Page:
Cyber ethics: Restoring trust in the Internet crucial
Rebuilding public trust in the Internet following recent revelations by Edward Snowden is crucial, forcing the international community to agree on a collective code of ethics and governance principles for an open, yet secure, cyberspace.
Speakers at the Internet Governance Forum (IGF) in Nusa Dua have revealed unlawful surveillance issues from various perspectives.
Thomas Gass, the United Nations assistant secretary-general and co-chair of the conference, spoke with The Jakarta Post saying that everyone should work together to ensure that the basic rights of privacy and freedom of expression were protected in cyberspace so as not to negatively affect fundamental freedoms.
“The Internet has been misused for a variety of purposes and there is a danger that some world governments have been so defensive in covering Internet abuses, including the recent surveillance cases,” Gass said.
He said the governments had to be open-minded. The Internet had provided new ideas, new ways of doing things.
“It is not an era when using the Internet is dangerous and threatening; that would be a pity for the international Internet community,” he said.
Paulo Bernardo Silva, Brazil’s minister of communication, said that his government did not claim to have the answers to protecting citizens and businesses from unlawful surveillance, and that such regulations would require further discussions with civil society and the private sector.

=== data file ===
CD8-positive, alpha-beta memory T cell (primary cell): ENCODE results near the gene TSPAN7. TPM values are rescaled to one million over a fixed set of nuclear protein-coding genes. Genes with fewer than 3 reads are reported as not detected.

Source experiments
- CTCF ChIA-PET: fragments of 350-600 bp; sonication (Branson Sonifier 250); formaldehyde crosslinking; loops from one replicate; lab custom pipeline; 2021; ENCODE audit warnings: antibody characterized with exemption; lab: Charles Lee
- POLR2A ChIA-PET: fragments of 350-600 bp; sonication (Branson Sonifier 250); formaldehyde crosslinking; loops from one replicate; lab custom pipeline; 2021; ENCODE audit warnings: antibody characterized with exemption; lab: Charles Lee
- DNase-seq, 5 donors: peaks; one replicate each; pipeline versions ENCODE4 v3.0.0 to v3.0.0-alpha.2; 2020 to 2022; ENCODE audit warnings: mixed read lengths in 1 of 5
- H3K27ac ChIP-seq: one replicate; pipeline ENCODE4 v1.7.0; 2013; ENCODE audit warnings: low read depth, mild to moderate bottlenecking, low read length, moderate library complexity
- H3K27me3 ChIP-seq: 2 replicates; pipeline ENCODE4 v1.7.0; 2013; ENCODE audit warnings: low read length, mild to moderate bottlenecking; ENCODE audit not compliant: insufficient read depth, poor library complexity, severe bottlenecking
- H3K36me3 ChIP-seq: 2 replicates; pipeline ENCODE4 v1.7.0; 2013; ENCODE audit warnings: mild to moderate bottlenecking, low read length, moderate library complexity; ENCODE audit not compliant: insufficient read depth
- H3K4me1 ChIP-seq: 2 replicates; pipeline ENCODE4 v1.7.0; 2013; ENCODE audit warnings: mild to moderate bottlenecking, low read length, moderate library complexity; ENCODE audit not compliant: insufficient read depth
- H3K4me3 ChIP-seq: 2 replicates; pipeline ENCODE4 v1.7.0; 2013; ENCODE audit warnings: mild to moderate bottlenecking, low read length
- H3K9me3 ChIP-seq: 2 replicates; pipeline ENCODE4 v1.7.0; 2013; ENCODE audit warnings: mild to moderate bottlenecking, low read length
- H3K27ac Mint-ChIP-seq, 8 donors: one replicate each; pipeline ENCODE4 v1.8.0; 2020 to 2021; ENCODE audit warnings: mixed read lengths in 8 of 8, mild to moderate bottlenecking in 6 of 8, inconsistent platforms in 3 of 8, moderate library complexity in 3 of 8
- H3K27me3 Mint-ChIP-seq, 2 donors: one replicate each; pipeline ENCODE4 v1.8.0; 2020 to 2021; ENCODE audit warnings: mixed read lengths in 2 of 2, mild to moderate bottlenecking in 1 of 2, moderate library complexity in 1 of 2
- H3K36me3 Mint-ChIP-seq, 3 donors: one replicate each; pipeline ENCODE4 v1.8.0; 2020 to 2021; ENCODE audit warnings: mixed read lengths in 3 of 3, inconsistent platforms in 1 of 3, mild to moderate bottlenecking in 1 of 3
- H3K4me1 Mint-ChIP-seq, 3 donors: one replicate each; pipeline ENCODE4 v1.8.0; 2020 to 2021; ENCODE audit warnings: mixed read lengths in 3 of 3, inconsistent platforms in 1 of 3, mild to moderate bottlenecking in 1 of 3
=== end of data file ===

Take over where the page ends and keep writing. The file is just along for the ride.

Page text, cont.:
Silva stressed that while some targeted surveillance could be justified as a measure to counter terrorism, the government of Brazil could not agree with spying on legitimate businesses to gain commercial advantage. He said that measures were already being taken to protect vital data and e-mail communications.
The IGF is being attended by 1,500 delegates from the private sector, civil society, and representatives of governments, academia and the media. Around 150 workshops are being held during the four-day event, which will end on Oct. 25.
Yesterday’s sessions include one focusing on finding non-binding, high-level principles that would constitute a common ground for the future of cyberspace.
Session co-moderator Wolfgang Kleinwächter of the University of Aarhus suggested that some 80 percent of principles may already be universally shared, and that consensus may emerge in much the same way as the Universal Declaration of Human Rights did — not as a lengthy treaty negotiation, but as a non-binding document with universal legitimacy.
Civil society representative Anriette Esterhuysen of the Association For Progressive Communications agreed tentatively with the process of elaborating a set of common principles but warned against “lowest-common denominator” approaches and the risk of “blatant disregard by states and by governments of those principles with no accountability”.
Making sure that the voices of disadvantaged and marginalized groups are heard in the discussion on Internet governance featured prominently in a number of workshops and roundtables taking place throughout the day. These included the “Small Island Developing States (SIDS) Roundtable — The Broadband (Access) Dilemma”, which looked at specific issues faced by SIDS in the context of providing broadband Internet access to their citizens.
At the civil society level, challenges and best practices on the extent to which gender has been integrated into Internet governance issues were looked at as part of the “Gender and Internet governance roundtable”. The ensuing discussion also brought out the similarities in challenges faced by the LGBTI community and by people with disability and the need to ensure that the Internet governance discussion provided substantive participation for all, while remaining open to bringing in new voices